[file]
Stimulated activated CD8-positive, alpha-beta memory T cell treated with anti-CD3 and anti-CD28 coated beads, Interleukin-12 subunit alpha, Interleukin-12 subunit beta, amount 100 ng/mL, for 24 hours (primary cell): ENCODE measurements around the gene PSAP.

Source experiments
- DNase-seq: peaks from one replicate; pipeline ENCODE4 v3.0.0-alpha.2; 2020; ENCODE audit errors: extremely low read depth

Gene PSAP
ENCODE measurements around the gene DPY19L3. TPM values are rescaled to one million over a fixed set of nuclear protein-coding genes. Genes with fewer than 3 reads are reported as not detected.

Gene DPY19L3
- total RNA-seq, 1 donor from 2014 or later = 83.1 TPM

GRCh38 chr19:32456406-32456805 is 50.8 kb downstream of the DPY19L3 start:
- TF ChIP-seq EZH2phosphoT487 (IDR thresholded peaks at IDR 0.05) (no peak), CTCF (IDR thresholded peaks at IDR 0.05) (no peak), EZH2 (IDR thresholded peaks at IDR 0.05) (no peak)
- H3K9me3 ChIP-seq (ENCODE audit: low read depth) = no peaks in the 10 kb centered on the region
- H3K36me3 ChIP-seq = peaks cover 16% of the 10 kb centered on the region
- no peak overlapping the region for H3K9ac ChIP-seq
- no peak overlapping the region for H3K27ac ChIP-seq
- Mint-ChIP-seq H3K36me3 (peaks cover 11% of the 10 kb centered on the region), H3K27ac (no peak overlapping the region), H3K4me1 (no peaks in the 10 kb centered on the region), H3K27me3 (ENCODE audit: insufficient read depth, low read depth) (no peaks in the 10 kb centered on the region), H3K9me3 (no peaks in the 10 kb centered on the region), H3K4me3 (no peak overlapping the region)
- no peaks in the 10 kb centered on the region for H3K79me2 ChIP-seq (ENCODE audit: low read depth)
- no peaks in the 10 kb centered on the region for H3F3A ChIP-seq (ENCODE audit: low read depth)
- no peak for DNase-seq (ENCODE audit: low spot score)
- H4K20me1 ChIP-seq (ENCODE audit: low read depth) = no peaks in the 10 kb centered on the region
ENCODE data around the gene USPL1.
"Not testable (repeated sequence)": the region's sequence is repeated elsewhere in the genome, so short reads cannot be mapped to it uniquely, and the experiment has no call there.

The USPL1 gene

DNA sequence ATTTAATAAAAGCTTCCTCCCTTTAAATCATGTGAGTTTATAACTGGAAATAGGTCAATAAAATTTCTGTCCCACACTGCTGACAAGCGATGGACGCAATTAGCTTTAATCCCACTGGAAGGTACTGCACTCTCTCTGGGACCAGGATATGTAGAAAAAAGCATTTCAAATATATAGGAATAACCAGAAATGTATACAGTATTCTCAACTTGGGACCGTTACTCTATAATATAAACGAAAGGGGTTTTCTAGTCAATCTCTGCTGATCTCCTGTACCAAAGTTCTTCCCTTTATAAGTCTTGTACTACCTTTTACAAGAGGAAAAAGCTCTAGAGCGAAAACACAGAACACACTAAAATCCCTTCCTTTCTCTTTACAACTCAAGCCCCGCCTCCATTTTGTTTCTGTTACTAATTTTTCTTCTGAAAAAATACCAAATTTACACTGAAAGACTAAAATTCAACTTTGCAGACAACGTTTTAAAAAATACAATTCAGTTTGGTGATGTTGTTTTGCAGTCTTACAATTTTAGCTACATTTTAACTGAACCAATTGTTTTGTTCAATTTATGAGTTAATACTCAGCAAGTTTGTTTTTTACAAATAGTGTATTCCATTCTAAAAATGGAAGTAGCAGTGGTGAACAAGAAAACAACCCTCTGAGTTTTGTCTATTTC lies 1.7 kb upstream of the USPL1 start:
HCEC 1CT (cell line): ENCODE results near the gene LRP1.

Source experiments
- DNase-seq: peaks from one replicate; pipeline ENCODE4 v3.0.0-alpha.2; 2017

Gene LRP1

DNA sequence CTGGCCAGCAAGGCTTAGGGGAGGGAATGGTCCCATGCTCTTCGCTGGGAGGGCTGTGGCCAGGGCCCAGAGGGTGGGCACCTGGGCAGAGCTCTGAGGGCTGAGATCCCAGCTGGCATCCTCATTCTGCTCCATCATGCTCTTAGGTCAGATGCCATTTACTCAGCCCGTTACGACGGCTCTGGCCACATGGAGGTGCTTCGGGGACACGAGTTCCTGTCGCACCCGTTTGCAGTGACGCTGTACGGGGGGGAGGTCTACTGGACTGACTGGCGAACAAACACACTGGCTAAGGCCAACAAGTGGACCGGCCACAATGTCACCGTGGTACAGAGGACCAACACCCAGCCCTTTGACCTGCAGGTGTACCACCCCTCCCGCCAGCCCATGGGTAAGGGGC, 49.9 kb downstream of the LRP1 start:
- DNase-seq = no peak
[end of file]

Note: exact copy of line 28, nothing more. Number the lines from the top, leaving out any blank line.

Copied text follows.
- DNase-seq = no peak